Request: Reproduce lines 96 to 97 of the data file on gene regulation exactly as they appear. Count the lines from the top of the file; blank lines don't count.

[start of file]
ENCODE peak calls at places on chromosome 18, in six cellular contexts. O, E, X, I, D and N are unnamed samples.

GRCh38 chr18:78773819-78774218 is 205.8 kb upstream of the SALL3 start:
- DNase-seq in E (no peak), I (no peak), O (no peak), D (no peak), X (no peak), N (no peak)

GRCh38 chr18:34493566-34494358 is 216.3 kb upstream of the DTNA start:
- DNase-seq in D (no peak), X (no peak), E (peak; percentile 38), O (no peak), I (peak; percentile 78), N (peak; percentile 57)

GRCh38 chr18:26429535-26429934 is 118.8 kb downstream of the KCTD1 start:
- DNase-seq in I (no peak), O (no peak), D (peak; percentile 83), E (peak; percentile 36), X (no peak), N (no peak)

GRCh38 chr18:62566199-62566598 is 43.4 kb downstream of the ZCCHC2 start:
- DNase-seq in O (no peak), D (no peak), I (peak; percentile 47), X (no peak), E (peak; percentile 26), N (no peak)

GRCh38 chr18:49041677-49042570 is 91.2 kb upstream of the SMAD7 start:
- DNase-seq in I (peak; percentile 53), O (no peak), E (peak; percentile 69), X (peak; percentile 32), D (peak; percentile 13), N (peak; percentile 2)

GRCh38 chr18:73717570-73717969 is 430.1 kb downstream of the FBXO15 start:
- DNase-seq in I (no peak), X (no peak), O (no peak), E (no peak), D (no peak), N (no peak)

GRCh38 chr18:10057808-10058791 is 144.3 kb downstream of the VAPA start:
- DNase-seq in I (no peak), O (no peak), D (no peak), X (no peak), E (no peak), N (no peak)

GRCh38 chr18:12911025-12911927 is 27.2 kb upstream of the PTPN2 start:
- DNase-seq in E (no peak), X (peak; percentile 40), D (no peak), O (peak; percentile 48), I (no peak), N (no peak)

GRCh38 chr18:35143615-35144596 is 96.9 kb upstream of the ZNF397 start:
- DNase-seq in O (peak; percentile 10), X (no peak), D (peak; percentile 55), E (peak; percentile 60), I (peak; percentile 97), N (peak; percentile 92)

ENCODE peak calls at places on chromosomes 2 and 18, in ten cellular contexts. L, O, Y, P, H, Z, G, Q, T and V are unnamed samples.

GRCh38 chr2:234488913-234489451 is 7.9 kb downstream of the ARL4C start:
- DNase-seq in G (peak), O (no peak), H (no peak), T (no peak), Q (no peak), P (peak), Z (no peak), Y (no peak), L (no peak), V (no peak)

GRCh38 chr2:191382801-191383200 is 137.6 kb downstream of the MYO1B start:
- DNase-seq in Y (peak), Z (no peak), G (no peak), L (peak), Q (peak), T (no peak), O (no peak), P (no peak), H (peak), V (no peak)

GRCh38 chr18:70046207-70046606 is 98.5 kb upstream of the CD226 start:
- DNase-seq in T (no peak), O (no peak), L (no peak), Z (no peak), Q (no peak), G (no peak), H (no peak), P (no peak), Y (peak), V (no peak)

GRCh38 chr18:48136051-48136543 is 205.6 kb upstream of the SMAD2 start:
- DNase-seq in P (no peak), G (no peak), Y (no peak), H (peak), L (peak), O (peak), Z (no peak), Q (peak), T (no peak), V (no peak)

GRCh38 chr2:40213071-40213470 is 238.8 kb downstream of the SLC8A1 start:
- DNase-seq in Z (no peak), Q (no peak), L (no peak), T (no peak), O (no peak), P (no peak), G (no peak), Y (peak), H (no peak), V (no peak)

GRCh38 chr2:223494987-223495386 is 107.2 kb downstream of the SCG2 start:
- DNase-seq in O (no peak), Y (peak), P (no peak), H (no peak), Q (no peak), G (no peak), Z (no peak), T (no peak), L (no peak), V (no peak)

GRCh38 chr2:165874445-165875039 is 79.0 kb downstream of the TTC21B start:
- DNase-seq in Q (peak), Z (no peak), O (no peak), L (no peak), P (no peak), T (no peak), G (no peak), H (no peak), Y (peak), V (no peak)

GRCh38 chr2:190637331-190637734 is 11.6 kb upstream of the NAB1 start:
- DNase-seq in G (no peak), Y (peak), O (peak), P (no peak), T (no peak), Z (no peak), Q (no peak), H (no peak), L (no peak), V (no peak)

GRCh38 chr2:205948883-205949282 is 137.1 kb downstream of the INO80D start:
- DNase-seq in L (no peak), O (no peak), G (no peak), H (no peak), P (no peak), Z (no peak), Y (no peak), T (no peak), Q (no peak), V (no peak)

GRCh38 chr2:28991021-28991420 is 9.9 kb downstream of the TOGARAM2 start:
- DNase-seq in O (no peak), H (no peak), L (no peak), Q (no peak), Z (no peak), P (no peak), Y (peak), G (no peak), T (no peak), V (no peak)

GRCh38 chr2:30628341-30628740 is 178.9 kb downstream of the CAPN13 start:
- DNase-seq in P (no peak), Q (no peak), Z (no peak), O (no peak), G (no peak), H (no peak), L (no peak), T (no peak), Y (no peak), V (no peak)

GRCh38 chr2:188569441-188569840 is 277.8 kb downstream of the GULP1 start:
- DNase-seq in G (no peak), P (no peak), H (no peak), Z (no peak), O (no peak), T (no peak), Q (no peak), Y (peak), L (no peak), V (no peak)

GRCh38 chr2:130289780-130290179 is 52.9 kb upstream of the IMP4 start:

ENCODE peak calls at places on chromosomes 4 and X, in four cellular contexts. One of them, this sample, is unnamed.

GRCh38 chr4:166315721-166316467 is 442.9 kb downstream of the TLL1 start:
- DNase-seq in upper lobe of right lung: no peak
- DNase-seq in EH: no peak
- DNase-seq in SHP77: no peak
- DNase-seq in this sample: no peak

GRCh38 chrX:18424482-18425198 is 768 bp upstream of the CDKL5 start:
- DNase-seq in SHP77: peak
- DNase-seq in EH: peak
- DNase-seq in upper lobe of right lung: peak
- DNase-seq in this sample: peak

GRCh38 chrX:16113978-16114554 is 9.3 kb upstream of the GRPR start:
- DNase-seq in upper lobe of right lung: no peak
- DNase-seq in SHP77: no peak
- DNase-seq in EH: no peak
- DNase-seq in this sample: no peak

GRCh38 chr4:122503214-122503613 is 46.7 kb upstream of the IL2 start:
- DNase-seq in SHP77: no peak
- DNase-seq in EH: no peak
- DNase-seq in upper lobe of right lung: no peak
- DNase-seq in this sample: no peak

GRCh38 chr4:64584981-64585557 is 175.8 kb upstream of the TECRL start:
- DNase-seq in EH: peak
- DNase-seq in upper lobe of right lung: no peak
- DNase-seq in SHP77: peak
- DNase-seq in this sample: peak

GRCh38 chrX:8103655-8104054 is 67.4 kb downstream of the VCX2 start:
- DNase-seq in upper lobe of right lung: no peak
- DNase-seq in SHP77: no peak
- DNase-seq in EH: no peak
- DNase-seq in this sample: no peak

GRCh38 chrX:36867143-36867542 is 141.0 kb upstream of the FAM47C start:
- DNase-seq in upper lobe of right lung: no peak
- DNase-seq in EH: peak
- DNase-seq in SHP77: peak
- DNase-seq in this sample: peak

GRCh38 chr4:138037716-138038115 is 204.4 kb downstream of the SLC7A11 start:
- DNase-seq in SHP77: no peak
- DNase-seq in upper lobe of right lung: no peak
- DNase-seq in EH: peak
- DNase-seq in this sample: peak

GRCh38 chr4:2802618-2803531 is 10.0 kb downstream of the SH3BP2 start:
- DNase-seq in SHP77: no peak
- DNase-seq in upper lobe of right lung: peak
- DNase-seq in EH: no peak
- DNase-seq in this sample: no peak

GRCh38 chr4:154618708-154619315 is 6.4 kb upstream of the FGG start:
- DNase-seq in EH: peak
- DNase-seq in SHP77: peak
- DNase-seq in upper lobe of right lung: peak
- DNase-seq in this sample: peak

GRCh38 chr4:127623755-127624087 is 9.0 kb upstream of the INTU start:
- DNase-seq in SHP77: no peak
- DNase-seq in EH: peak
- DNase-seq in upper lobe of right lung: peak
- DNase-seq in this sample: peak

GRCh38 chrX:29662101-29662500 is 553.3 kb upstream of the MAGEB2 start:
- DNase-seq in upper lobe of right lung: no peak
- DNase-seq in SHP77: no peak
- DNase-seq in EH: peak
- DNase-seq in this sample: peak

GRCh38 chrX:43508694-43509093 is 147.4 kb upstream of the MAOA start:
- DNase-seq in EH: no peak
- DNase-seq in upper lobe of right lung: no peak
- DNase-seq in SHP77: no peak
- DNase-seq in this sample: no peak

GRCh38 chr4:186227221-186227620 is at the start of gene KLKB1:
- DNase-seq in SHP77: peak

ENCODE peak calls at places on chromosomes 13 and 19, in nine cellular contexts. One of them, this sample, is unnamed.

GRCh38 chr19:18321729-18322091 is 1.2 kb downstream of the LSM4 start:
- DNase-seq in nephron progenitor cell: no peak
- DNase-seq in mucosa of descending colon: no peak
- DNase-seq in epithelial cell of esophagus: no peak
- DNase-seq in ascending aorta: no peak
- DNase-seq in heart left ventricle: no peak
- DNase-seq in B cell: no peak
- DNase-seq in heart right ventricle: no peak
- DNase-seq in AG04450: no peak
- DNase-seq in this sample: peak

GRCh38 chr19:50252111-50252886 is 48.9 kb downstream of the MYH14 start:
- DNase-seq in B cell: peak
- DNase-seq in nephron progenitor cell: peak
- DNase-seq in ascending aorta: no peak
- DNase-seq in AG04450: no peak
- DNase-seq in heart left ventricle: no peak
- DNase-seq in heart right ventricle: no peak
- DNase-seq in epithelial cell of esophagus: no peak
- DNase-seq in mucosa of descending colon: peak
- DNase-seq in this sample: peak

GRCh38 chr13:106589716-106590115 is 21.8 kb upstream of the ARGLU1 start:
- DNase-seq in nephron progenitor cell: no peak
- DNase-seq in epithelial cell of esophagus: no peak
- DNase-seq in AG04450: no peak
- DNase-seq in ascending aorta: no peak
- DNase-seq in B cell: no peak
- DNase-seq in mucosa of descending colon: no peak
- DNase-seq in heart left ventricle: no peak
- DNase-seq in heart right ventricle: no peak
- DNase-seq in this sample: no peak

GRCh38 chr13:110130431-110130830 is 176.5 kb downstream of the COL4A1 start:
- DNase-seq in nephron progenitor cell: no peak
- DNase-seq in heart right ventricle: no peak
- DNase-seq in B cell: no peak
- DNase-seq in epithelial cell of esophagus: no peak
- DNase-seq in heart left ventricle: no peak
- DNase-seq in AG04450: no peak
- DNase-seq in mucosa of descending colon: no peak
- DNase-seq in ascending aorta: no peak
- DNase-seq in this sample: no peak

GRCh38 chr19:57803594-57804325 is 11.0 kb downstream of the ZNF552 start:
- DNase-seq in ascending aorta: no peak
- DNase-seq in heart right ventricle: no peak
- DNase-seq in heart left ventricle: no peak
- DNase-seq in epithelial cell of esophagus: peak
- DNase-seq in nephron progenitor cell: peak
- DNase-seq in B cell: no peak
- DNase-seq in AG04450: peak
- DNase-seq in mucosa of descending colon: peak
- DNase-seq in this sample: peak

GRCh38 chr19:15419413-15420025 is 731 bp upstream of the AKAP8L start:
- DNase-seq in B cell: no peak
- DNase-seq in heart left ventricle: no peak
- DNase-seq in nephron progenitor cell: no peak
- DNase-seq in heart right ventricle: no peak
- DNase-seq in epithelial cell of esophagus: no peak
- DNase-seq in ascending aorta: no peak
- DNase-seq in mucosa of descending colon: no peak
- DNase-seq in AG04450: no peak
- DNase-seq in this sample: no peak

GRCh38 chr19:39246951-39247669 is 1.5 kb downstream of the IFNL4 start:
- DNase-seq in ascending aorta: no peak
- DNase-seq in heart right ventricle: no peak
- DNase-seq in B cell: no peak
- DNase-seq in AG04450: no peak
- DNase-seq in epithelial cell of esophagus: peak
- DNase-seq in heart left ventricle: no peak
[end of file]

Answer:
- DNase-seq in this sample: peak

GRCh38 chr4:127623755-127624087 is 9.0 kb upstream of the INTU start: